On Mexico City Blues (40th Chorus)

François Rabelais. (c.1488-1553)

Allen Ginsberg on Jack Kerouac’s Mexico City Blues continues from here

AG:  – 40th Chorus  – Again, he was reading (Francois) Rabelais – (Can we share the ashtray, please?  We can probably get some more at this time) -This is one that I liked a lot and he (Kerouac) liked also.  Composed of fragments, but the subject is mostly the sound of the Renaissance babblers, like Shakespeare and Rabelais, who he was reading there.

“Did bespat and beshit himself Rabelais,/Roundelay, singing with a chocolate/mouth/  Did tangle in the gangles/of legs’ hair/And scream with the wine/in his glut./ “What do you think?”/  This cover is most excellent,/It’s shiny and red,/This car will do nicely/All over the bed./ Rabelais was a mad nut/And also a doctor/And wrote of priests’ jocks/ In 1492/ Wha’ hoppen in Oaxaca?..” – (“Wha’ hoppen in Oaxaca?”” – he just liked the sound of that.  And I still remember that)

“Wha’ hoppen in Oaxaca?/ – gluts rained glut/guts out of her/brimy bottard/and washed the old man’s/river underwear.”

He’s connecting that kind of Renaissance babble with James Joyces Finnegans Wake and “the old man’s/river underwear” is the Finnegan..  Does anybody know a little bit? – the sound?  – “riverrun away along alas along the riverrun past”  [Editorial note – Finnegans Wake. begins – “riverrun, past Eve and Adam’s..][Allen continues quoting] , “..from swerve of shore to bend of bay, bring us by a commodius vicus of recirculation back to Howth Castle and Environs.”

It’s just sort of great language like a river flowing and the whole story is about the river of time coming round on itself like a circle.  And so the beginning and the end of  Finnegans Wake connect –  the last line of the last page and the first line of the first page of Finnegans Wake form a completed sentence. [Editorial note – well, connect anyway – the last words of Finnegans Wake read “The keys to.  Given!  A way a lone a last a loved a long the” – connecting up with “riverrun..” etc ]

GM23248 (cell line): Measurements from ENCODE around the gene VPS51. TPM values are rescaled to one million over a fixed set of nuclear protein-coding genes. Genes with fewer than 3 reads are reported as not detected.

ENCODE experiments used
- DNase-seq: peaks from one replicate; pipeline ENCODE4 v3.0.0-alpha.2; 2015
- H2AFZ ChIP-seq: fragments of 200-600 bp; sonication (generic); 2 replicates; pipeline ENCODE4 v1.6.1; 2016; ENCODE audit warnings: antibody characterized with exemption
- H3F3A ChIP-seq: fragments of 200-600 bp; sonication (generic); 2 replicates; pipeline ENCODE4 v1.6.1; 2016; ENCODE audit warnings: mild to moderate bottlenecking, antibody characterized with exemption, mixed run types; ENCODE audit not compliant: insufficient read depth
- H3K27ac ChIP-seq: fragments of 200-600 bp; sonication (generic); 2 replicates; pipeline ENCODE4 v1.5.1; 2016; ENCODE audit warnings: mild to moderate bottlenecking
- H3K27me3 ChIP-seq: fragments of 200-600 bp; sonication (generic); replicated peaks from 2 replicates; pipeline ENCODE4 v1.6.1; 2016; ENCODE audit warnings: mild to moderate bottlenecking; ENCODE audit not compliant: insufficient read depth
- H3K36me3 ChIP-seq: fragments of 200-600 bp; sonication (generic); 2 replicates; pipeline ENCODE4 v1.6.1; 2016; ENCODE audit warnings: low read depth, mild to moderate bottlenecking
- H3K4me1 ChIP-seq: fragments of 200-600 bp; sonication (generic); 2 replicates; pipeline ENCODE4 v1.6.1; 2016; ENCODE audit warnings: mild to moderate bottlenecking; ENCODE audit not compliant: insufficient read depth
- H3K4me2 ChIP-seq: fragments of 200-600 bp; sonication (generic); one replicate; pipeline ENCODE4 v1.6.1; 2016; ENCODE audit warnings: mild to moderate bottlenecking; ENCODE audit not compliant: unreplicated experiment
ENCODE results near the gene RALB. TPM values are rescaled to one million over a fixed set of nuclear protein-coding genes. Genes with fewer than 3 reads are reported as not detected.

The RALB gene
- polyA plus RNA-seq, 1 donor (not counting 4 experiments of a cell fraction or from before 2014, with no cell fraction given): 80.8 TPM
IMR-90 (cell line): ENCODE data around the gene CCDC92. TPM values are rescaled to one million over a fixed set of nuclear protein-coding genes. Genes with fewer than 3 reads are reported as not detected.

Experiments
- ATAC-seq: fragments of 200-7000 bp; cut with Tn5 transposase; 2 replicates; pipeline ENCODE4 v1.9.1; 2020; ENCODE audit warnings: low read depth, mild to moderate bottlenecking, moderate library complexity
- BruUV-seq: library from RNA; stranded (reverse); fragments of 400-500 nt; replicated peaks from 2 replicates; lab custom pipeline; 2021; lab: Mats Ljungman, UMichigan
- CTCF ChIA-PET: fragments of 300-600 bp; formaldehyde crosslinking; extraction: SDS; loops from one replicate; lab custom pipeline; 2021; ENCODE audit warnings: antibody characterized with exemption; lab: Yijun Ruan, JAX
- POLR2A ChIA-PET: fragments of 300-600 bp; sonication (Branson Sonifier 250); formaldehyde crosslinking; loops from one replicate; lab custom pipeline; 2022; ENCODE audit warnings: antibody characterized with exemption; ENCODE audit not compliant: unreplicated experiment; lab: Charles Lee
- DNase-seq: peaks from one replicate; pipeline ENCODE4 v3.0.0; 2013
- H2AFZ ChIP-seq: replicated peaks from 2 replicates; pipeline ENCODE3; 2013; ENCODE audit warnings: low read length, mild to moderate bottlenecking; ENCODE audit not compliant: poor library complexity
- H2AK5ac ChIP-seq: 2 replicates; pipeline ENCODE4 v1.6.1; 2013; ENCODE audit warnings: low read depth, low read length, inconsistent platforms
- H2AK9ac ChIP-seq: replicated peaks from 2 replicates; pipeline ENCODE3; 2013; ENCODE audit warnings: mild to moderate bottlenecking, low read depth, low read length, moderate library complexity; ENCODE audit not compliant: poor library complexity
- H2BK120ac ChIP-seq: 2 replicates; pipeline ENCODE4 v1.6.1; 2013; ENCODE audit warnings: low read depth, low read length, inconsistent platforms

So the “-gluts rained glut/guts out of her/brimy bottard/and washed the old man’s/river underwear” is Kerouac’s paraphrase of Joyce’s Finnegans Wake, which he did extensively, using this imagery of washing “the old man’s/river underwear” and grimy bottoms of underwear in a long piece of prose poetry babble, modelled after Finnegans Wake called “Old Angel Midnight, which I think he had written pieces of already, the first part of, a piece called “Old Angel Midnight.”  Anybody ever see that?  It’s a whole book by Kerouac reprinted nowhere  [Editorial note – This is 1981 – It has subsequently been published by Grey Fox Press and now Grey Fox/City Lights]), except we do have a copy of the complete composition in the library in a giant collection of Kerouac’s miscellaneous uncollected works.  Has anybody seen that?  We have that in the library if anybody’s interested in Kerouac.  The Phoenix Bookshop proprietors in 1960 xeroxed all of Kerouac’s magazine writing, writing from little magazines, from Yugen magazine, any letters that were around, interviews with him, haikus from the Berkeley Busay, a Berkeley Buddhist magazine from ’55, with (Gary) Snyder, and separate portions that have been published in different places, (Big Table and then later maybe some other place), of “Old Angel Midnight,” one of Kerouac’s finest books – a very short novel written in Joycean fashion with pure babble sounds, pure music.  All the sounds of the universe coming into the window of the ear.  Sort of like a continuous adlibbing, jamming.  It’s one of the most interesting things of his to read, and it’s one of his richest works in terms of just pure sound and suggestiveness.  And this little “ – gluts rained glut/guts out of her/brimy bottard/and washed the old man’s/ river underwear”

He also has a piece like this in the central section of Visions of Cody.  The characteristic imagery in it is the father figure, the dirty old father figure having been taken care of by the wife, or the dirty old Kerouacian figure having to be taken care of by a woman or his mother; so it’s a self-characterization.  The image he got out of Joyce’s Finnegans Wake,  or out of his own life, or interpreted in Joyce’s Finnegans Wake,  or that’s his interpretation of  Finnegans Wake –  the old lady washing “the old man’s/river underwear.”  – (“Ol’ Man River” is in they’re also, by the way).  Though in Finnegans Wake the Liffey River is the woman – actually, the river is a woman in Finnegans Wake. –  [Editorial note – The section of Finnegan’s Wake that this occurs in, a central section, although one of the first to be published, and also one of the two pieces recorded by Joyce himself, is in the part known as “Anna Livia Plurabelle.]

“Did tangle in the gangles/of legs’ hair/And scream with the wine/in his glut” – (He’s talking about Rabelais – he got drunk and wrote big funny poems about priest’s jocks in 1492, or whatever year it was.  It might have been 1492. [Editorial note. Allen is a little confused with his dates here – Rabelais’s lived from 1494 to 1553]

Audio for the above can be heard here, beginning at approximately twenty-six minutes in and concluding at approximately thirty-one-and-a-quarter minutes in

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